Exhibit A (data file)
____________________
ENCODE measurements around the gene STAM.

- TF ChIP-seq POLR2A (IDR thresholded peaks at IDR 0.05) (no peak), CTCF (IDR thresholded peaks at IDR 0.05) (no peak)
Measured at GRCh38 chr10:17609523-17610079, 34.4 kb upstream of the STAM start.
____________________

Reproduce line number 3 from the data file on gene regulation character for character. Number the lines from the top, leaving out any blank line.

Measured at GRCh38 chr10:17609523-17610079, 34.4 kb upstream of the STAM start.